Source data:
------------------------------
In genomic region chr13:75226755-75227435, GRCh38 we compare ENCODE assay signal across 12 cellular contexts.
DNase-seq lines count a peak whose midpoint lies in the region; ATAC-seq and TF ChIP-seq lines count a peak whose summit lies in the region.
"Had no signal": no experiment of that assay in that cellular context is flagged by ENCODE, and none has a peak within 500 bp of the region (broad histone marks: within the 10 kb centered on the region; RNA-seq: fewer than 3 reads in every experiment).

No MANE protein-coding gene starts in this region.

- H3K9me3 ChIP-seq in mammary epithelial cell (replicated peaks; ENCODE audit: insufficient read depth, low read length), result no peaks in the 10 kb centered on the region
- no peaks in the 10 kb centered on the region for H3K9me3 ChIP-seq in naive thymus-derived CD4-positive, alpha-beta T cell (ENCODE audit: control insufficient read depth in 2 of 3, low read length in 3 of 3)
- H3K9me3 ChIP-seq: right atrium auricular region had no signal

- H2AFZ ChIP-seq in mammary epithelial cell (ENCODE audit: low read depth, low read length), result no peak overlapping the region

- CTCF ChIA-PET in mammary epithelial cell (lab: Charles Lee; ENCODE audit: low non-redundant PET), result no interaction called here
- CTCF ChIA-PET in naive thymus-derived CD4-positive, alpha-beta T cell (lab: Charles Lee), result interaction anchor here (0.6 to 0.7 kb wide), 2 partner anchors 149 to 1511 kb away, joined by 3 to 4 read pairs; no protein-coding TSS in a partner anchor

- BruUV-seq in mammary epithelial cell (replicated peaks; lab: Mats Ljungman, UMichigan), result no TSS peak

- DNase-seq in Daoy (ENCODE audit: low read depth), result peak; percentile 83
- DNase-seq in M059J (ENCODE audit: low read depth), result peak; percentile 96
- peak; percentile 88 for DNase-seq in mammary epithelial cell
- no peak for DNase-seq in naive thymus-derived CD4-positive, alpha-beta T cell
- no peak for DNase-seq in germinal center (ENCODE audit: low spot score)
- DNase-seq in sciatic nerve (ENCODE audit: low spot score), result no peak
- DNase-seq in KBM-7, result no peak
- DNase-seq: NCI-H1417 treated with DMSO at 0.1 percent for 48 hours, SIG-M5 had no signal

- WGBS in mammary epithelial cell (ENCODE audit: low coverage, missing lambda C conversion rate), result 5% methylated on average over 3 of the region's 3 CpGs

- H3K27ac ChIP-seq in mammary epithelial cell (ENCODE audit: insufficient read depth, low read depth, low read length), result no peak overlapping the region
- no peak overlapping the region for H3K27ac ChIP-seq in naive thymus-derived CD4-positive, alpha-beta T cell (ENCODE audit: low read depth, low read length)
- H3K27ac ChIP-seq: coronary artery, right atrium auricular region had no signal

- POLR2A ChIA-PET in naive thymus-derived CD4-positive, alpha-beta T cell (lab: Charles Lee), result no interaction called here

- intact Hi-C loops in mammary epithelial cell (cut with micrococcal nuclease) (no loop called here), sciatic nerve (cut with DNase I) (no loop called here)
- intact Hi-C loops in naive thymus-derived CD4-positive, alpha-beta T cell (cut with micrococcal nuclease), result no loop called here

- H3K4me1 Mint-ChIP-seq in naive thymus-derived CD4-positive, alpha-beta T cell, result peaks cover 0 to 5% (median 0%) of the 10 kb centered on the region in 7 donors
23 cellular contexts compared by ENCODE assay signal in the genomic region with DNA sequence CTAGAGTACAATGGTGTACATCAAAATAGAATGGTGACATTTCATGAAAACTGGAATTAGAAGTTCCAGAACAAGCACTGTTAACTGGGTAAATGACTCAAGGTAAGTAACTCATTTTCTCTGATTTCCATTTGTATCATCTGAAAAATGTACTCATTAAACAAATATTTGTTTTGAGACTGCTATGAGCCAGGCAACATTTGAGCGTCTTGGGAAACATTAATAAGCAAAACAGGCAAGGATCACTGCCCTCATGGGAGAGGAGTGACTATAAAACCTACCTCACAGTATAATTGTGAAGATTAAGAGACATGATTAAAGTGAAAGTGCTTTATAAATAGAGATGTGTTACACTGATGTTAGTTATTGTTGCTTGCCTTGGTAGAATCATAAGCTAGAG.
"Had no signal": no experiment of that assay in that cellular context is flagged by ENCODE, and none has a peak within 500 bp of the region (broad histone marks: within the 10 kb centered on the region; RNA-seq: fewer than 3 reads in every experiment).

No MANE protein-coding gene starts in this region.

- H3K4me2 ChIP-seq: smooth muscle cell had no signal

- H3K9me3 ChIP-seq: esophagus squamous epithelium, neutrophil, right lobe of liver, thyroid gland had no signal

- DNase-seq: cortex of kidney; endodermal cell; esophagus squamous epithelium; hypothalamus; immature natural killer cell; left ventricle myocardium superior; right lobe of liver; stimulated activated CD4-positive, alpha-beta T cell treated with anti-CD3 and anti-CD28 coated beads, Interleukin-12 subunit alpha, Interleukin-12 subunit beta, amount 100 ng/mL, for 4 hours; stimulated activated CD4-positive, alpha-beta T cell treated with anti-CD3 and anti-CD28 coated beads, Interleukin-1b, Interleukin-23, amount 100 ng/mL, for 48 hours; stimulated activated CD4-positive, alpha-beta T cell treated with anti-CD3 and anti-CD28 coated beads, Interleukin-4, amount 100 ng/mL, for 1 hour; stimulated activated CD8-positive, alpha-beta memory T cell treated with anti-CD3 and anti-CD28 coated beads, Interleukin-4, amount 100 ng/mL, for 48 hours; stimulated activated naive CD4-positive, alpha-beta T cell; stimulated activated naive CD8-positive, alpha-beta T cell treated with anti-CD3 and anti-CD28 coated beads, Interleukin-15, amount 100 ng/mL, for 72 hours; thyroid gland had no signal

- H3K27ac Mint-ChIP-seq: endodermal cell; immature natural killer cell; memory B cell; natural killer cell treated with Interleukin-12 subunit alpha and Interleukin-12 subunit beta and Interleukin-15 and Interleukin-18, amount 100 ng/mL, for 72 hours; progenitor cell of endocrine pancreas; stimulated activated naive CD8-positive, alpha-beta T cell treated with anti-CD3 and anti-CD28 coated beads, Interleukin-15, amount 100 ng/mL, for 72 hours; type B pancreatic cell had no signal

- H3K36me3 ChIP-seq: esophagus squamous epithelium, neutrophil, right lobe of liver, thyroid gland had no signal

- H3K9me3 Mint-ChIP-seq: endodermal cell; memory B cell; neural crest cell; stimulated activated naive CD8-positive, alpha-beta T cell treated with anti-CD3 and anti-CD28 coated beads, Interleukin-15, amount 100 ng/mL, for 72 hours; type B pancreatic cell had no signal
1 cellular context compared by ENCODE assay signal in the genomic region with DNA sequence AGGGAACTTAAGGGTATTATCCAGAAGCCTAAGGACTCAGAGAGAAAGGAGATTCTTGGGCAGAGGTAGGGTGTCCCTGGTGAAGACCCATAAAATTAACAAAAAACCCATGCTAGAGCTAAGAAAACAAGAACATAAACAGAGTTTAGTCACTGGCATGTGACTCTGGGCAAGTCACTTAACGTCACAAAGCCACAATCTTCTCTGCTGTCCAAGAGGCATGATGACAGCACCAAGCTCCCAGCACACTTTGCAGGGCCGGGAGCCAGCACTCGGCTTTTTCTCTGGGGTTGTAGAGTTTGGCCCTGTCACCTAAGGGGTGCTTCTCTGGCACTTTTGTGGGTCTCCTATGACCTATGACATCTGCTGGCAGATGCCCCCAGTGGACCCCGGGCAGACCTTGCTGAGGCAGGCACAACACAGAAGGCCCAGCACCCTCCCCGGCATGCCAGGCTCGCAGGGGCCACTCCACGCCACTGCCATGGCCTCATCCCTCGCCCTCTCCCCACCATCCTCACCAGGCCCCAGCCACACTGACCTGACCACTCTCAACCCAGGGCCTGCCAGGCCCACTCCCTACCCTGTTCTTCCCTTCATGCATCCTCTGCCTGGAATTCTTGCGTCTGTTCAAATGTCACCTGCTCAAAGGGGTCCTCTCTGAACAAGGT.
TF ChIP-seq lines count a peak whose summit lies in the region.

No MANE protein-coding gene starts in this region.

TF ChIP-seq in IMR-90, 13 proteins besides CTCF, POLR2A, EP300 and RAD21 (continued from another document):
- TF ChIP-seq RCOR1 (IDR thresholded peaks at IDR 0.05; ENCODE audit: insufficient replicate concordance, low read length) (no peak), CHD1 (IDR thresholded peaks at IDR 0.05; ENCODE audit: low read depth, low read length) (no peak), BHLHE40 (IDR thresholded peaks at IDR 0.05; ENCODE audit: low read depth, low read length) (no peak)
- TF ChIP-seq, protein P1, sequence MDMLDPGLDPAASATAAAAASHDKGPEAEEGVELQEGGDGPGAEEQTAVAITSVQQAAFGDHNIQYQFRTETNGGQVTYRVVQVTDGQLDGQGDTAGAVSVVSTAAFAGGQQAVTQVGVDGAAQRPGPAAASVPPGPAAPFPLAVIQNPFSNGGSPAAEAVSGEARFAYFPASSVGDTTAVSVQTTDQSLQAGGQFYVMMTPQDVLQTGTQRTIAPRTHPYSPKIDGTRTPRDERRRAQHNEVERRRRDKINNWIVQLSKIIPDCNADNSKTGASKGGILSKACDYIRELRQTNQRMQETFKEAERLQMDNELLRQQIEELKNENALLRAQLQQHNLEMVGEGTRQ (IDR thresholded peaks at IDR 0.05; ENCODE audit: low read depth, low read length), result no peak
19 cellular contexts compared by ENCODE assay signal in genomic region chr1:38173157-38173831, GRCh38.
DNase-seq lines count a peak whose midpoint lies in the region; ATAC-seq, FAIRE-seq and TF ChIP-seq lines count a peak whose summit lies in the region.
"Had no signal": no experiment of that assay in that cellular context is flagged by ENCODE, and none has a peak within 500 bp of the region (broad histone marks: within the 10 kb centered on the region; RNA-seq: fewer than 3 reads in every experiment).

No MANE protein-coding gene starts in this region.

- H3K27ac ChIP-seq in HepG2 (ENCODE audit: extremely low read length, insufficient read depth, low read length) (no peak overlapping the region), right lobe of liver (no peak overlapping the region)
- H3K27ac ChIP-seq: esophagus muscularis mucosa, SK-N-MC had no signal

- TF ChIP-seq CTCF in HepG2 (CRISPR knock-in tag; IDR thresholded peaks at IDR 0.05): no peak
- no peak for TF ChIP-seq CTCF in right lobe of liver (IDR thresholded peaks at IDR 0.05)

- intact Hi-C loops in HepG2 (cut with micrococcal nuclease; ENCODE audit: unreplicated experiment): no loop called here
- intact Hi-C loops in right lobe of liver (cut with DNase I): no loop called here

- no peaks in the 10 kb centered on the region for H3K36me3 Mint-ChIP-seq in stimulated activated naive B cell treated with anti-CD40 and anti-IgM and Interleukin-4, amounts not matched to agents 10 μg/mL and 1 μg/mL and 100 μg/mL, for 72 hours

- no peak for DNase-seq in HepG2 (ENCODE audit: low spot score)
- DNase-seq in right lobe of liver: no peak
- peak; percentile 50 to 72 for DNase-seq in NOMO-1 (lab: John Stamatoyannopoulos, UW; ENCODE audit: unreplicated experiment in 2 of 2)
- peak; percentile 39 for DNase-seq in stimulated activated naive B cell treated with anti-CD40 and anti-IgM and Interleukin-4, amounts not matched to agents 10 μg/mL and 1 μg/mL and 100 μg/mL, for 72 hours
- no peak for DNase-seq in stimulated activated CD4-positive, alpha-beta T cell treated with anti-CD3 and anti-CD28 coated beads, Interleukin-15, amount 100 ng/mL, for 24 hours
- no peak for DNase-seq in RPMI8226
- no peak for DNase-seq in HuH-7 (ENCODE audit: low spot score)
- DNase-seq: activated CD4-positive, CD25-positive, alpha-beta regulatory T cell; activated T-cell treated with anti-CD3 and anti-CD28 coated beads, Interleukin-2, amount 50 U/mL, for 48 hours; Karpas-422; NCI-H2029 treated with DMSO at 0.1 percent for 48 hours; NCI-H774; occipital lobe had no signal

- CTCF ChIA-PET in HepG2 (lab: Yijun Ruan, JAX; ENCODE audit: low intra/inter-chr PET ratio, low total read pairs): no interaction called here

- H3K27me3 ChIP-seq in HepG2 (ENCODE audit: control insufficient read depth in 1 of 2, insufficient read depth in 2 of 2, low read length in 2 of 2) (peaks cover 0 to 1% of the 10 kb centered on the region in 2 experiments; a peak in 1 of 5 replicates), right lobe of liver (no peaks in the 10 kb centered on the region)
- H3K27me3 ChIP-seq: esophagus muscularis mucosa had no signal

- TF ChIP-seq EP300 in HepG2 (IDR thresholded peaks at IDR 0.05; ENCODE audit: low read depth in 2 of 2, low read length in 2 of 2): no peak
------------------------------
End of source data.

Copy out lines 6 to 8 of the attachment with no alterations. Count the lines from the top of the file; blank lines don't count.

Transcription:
- no peaks in the 10 kb centered on the region for H3K9me3 ChIP-seq in naive thymus-derived CD4-positive, alpha-beta T cell (ENCODE audit: control insufficient read depth in 2 of 3, low read length in 3 of 3)
- H3K9me3 ChIP-seq: right atrium auricular region had no signal

- H2AFZ ChIP-seq in mammary epithelial cell (ENCODE audit: low read depth, low read length), result no peak overlapping the region